The Great Bleached Barrier Reef

Barrier Reef The Great Barrier is one of the natural wonder's of the world that's home to 1,500 different species of fish, and many endangered species such as the loggerhead turtle. Coral bleaching has been a threat to the reef for some time. In the past it has caused two major bleaching events. An increase of just one degreases or two over a sustained period can cause coral to loose its ability to photosynthesise*, which they then loose their colour and die.

The Great Barrier reef

In recent news, The Great Barrier Reef has become famous once again due its maltreatment from people leaving their TV’s on standby. Once lively and full of colour, the reef is now motionless and ashen from neglect. There seems to be no hope after the results of the recent USA election. President Obama's work towards cutting carbon pollution now seems to have had no point, as obviously there is no such thing as 'Climate Change'.

Climate change link to WWF

coral bleaching link to modestFish

Donald Trump on climae change

There have been three major bleaching events to the Great Barrier. Hot spells in 1997-99 and 2002 caused serious damage to the reef, as well as in 2015. The first two bleachings caused 18% of the reefs to be damaged, which has increased drastically to 55% during the last major event. The Great Barrier Reef was already damaged from previous spells. Having another bleaching when the coral have had so little time to repair has been devastating.

Bleached Coral photos
Satellite data

Doing it for Maggies

 Alex is running the London Marathon to raise money for Maggie’s, who provide support for people and families dealing with cancer and is run on donations alone.

donate here

If sea temperatures continue to rise and sustain, the world's largest living entity could die completely within the next year. With global cooling seeming unlikely, many have bid farewell to the 25 million year old reef and given up it's care.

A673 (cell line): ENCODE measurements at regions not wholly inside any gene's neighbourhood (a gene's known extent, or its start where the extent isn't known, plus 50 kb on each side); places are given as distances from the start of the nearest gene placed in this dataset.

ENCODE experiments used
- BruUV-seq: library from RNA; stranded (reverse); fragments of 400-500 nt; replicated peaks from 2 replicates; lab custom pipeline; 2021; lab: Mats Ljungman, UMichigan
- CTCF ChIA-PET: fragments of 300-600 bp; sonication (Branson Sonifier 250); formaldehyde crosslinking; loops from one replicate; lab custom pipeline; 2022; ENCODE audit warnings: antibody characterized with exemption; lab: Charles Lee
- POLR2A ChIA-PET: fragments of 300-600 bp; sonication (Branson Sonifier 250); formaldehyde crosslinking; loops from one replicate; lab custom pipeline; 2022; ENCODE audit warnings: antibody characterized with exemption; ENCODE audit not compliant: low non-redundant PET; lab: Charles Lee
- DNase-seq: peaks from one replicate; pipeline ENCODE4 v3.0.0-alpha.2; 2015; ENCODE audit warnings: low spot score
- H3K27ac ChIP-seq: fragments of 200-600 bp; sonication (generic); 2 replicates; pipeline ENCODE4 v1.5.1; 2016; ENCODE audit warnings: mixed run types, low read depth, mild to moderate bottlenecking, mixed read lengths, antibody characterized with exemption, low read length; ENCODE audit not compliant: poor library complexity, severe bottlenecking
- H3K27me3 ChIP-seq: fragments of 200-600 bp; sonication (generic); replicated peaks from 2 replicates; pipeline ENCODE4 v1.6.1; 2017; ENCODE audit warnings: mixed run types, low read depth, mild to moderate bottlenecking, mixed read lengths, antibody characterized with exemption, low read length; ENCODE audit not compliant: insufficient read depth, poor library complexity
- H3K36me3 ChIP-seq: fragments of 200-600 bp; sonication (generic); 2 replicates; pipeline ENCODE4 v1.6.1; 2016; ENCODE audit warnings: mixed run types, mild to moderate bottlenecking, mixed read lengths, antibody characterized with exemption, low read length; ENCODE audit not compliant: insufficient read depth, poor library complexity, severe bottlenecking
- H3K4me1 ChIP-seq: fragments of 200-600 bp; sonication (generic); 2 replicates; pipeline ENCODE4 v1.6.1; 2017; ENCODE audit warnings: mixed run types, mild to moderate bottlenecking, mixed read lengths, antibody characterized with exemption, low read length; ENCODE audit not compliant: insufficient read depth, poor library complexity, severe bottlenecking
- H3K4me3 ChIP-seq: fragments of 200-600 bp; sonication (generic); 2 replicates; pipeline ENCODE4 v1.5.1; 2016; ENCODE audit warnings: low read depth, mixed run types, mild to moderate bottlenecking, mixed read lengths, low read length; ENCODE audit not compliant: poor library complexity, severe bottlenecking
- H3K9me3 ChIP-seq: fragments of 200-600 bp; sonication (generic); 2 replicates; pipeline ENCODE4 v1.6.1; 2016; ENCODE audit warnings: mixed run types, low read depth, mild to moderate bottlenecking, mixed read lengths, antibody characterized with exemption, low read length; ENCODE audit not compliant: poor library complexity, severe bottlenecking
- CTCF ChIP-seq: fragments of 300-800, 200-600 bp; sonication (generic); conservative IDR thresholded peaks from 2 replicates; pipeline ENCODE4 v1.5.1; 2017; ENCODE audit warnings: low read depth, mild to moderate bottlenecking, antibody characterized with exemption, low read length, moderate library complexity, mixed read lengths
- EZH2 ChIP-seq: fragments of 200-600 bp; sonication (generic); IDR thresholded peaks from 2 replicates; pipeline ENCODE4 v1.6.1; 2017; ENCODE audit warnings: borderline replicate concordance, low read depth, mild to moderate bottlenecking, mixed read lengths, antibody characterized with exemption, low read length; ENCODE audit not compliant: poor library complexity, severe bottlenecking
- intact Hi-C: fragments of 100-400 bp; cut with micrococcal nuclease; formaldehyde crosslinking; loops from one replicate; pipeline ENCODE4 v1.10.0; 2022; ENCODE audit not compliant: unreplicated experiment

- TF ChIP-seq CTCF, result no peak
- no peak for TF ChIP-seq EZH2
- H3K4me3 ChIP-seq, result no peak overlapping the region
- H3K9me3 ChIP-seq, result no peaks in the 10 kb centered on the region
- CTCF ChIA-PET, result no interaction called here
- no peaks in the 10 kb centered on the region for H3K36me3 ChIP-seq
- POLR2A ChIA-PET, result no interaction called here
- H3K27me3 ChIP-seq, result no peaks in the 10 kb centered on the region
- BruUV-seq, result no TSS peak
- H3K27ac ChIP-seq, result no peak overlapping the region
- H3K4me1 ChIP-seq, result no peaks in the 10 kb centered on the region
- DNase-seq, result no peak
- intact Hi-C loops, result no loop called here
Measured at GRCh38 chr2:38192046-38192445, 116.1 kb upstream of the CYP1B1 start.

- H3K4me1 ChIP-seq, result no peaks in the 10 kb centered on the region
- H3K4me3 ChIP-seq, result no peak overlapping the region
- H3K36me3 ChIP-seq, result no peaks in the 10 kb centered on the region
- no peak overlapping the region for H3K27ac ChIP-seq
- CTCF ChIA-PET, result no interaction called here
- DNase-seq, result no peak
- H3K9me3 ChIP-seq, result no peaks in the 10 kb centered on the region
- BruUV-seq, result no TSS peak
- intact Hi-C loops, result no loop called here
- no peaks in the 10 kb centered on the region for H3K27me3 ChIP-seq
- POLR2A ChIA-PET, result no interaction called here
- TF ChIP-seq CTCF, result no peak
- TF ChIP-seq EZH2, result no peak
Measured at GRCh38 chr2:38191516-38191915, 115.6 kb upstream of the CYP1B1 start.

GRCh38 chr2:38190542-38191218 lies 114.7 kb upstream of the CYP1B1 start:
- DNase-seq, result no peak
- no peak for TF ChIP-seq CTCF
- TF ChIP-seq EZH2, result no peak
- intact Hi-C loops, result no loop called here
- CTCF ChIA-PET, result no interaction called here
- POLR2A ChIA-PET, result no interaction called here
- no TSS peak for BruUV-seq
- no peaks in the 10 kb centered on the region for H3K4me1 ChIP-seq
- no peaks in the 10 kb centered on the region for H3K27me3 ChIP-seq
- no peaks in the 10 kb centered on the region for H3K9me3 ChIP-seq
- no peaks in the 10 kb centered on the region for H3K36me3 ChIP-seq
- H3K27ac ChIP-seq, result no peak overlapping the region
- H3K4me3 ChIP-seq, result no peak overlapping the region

'Global Warming' has not been the only cause of damage. Tourism has also been a factor.

Snorkelers, as well as diver's, brush against the corals and cause severe damage. The tiniest of touches could take corals 2 years to recover from, and yet approximately two million people visit the reef a year. It is almost like throwing a box that is stamped fragile down a stairway. Luckily there is still time to save some of the Great Barrier, but that can only happen if we reduce carbon emissions. Next time you leave your TV on standby, or visit the stressed landscape, try to consider the damage it's actually doing to the habitat of many endangered marine life.

Impact of tourism

Steevie-Leigh Chantler

*Coral is formed by colonies of small invertebrates which form the actual coral by depositing calcium when they die. The coral organisms live in a symbiotic relationship with algae (microscopic plants ) which provide the coral with food.

Katowice Climate Change Conference click here

Plastic in the environment click here

Guy Walks the Wight

 Guy will be Walking the Wight for Earl Mountbatten Hospice 2019, 12 May 2019

26 miles of nice views and blistered feet!

Click here

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